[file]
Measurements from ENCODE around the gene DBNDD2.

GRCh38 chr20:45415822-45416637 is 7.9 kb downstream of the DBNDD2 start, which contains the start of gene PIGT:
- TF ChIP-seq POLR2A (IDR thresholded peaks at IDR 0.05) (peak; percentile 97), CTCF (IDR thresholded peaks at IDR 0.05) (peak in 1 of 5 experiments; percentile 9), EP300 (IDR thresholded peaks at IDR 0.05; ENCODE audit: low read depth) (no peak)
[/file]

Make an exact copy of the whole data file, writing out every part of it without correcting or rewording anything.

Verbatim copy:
Measurements from ENCODE around the gene DBNDD2.

GRCh38 chr20:45415822-45416637 is 7.9 kb downstream of the DBNDD2 start, which contains the start of gene PIGT:
- TF ChIP-seq POLR2A (IDR thresholded peaks at IDR 0.05) (peak; percentile 97), CTCF (IDR thresholded peaks at IDR 0.05) (peak in 1 of 5 experiments; percentile 9), EP300 (IDR thresholded peaks at IDR 0.05; ENCODE audit: low read depth) (no peak)